Now, OK, I cannot link to this comment as you got rid or it. Your view on it (and the maker of it) though?

    That’s not the first time I’ve removed a comment by Aquaria. She…ah…overdoes the epithets.

    No mention from you on whether this statement was justified or not. I would swear long and loud here if I were inclined to such actions. So. Responses dependant on background conditions or similar variables? Yeah, gotcha.

    Consider the sports products thread for instance.

    http://freethoughtblogs.com/butterfliesandwheels/2012/07/value-for-money/

    There’s disagreement. Nothing bad is happening.

    Thank you for linking to evidence. However, a thread with 25 comments; on sports; on a nerd site (N.B. I am not using this term in a derogatory fashion: I am a nerd). Nice representative sample you have there.

    Trolls don’t help.

    No, and calling all and sundry ‘trolls’ does not count either.

    How much time do you spend lecturing trolls?

    Well, I have my SIWOTI moments as do we all :)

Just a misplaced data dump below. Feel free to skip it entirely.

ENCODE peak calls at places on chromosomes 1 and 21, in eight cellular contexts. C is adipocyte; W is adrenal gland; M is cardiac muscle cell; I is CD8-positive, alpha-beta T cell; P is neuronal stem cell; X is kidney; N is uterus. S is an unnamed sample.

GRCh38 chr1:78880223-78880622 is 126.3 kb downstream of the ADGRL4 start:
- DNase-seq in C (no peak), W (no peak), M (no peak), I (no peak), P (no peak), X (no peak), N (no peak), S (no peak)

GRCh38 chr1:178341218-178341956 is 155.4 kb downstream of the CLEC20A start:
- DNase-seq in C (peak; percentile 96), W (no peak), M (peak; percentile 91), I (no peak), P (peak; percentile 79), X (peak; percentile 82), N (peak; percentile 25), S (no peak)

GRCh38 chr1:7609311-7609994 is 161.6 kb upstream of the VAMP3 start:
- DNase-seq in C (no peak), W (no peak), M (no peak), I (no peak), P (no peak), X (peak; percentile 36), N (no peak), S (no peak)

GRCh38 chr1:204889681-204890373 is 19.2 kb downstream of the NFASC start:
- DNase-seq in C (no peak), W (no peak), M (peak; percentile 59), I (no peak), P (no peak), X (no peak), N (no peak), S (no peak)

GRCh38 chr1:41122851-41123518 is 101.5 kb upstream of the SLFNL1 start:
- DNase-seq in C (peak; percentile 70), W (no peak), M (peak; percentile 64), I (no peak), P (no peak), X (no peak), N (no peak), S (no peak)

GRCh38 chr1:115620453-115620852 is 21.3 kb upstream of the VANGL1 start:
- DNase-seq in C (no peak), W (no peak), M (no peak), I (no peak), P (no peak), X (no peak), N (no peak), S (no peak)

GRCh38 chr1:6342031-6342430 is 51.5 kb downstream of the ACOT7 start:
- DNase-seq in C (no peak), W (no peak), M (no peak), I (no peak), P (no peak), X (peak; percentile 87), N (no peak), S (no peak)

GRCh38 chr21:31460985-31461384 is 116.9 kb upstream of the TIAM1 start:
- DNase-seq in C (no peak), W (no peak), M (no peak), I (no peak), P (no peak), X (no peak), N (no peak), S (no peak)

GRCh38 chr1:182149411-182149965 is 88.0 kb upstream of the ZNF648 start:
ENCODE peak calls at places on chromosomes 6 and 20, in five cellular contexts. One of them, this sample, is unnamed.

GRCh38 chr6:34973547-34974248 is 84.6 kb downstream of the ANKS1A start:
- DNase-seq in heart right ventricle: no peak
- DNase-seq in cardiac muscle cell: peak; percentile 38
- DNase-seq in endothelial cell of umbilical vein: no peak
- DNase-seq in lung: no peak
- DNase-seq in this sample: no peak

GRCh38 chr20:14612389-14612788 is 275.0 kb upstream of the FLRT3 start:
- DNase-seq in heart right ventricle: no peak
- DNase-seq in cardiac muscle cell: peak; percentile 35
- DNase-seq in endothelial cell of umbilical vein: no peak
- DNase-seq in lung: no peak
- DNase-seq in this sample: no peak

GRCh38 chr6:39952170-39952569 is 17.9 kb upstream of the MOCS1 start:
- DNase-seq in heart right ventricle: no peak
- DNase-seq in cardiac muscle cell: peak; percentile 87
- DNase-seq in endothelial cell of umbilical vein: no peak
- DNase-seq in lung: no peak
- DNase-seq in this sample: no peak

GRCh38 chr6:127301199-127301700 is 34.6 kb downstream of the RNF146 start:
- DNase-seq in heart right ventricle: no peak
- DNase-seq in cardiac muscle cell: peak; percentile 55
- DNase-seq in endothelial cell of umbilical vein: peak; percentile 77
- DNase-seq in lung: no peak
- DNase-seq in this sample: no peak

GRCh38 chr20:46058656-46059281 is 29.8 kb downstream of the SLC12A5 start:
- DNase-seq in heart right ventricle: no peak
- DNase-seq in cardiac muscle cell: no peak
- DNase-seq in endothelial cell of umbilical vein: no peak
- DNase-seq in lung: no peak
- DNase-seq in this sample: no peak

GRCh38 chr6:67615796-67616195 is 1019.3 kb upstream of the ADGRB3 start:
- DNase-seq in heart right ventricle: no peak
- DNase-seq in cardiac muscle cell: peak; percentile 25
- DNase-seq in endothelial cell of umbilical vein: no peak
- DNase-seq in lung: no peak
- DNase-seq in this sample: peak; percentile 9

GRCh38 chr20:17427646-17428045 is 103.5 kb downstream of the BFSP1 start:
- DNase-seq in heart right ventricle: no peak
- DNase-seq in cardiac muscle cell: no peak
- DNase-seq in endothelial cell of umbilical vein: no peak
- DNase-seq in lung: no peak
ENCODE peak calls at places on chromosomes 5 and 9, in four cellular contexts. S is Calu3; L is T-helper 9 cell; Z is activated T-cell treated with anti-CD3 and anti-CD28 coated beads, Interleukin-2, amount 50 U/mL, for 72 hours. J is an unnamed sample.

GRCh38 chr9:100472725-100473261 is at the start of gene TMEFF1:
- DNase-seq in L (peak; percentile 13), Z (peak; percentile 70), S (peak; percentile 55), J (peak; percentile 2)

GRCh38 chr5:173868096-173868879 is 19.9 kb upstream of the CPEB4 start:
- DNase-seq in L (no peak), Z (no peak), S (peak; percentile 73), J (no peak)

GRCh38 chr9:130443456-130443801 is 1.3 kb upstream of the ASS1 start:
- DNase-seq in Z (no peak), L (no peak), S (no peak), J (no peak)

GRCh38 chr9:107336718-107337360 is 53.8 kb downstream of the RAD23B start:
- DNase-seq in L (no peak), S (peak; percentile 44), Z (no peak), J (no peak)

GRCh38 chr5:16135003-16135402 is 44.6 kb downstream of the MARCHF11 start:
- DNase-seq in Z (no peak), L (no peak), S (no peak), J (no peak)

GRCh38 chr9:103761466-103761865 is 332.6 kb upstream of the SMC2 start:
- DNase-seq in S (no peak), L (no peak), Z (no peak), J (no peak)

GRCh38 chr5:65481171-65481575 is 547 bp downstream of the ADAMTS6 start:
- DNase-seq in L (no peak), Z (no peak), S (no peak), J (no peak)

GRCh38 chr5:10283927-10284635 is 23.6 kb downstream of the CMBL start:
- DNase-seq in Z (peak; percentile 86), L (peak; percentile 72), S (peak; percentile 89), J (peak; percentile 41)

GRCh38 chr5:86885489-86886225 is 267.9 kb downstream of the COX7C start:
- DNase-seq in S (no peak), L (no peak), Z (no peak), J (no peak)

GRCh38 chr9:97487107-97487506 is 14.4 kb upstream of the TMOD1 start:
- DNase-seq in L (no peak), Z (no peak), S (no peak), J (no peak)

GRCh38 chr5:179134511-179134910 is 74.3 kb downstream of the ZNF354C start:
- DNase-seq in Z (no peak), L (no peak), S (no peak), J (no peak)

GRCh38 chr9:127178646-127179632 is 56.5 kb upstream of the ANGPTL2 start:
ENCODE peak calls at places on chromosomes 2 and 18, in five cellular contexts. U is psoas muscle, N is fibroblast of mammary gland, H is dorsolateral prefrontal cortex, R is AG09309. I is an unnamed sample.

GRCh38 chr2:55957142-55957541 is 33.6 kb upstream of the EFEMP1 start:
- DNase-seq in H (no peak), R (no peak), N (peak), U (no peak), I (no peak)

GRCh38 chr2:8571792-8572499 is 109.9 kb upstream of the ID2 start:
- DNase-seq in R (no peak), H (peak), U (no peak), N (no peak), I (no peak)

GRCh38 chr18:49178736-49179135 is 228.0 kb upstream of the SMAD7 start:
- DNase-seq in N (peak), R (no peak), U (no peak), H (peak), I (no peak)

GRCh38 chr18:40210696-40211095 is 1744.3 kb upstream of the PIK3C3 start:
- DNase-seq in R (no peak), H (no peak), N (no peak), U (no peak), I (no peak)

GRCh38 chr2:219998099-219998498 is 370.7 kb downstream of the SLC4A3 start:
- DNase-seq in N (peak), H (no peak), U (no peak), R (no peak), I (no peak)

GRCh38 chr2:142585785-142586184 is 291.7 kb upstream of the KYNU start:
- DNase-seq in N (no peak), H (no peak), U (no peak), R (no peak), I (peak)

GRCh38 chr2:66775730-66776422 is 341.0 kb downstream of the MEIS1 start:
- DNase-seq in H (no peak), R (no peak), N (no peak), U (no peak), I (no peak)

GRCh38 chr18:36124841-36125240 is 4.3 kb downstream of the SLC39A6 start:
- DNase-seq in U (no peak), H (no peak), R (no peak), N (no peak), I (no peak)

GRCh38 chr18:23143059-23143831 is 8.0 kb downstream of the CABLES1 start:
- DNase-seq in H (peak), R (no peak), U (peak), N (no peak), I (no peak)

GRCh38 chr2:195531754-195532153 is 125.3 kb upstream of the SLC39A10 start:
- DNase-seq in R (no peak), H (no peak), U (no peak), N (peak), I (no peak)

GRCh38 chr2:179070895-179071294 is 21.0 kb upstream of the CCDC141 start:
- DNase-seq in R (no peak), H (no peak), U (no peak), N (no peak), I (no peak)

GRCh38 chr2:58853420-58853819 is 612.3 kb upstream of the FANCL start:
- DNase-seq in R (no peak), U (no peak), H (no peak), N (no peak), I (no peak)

However, I tend to talk most (don’t think I didn’t notice that question-begging term “lecturing” brought in there) when I think issues are important or where people are getting hurt.

    That’s me.

    Anyway, I was interested in your statement that you do not understand Dr Hall/people like her at all.

    Willem Defoe once said something – that hit me like a train – in response to being asked about whether he preferred playing heroes or villains. (Something that I wish that one of the lecturers I had to listen to as part of my psychology degree* had said).

    “Good guys, bad guys—it doesn’t matter. Everybody thinks they’re righteous.”